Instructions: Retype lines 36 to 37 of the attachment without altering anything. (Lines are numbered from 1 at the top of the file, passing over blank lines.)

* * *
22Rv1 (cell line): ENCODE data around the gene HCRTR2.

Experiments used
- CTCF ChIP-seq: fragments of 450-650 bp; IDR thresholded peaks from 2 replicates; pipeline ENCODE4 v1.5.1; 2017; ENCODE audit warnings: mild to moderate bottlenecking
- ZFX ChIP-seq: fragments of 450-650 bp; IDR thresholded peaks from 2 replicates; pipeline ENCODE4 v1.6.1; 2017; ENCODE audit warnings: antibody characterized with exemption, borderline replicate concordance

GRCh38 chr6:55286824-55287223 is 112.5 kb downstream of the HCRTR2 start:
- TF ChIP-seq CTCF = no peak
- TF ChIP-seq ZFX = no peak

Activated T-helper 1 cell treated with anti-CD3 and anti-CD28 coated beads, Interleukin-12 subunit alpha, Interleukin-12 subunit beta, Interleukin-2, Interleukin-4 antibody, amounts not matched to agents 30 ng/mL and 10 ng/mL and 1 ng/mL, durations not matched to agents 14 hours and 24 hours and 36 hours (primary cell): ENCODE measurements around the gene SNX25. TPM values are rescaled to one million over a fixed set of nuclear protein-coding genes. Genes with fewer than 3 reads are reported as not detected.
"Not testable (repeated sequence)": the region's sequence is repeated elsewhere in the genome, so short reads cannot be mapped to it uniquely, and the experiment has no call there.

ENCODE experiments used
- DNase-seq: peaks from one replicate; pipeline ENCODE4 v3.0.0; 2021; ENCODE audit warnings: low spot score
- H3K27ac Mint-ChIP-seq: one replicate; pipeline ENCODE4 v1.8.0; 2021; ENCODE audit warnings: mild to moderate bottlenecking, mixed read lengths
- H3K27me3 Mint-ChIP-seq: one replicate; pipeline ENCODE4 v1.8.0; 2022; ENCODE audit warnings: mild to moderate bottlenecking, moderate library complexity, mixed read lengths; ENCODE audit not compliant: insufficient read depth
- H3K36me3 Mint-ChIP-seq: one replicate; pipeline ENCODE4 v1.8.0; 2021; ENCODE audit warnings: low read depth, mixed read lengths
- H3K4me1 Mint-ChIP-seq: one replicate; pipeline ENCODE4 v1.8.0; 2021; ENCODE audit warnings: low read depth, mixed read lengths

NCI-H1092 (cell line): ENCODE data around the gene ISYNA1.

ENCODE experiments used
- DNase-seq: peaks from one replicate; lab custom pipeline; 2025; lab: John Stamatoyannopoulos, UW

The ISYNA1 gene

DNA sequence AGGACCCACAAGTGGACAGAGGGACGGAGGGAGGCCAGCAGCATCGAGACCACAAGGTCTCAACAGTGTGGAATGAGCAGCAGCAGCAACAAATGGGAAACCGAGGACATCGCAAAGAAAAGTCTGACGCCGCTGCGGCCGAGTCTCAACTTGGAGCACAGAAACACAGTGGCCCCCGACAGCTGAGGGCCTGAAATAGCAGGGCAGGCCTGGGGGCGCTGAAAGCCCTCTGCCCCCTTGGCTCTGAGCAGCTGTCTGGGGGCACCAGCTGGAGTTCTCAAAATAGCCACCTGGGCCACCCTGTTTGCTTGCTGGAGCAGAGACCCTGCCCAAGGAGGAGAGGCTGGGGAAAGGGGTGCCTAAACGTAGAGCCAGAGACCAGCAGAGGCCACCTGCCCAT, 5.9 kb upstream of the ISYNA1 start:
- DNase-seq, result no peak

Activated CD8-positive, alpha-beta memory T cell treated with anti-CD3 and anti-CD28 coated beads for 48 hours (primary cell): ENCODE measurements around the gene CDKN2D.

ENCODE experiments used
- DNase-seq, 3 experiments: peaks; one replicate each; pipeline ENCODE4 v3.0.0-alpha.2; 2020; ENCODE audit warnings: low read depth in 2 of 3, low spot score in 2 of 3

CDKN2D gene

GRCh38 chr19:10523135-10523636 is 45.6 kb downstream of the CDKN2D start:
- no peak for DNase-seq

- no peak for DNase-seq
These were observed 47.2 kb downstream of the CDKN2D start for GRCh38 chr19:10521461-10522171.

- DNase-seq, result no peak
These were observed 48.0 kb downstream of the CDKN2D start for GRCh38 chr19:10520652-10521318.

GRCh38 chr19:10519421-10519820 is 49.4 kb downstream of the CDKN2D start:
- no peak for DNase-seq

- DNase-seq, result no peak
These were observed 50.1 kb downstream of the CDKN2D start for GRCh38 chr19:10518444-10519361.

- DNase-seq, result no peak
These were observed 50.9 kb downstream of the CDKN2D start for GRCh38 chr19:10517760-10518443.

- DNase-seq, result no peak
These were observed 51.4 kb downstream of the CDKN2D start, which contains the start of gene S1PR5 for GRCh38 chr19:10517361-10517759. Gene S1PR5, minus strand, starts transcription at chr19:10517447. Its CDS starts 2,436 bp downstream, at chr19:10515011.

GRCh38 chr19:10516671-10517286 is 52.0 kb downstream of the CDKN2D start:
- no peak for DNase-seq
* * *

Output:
- DNase-seq, result no peak
These were observed 50.9 kb downstream of the CDKN2D start for GRCh38 chr19:10517760-10518443.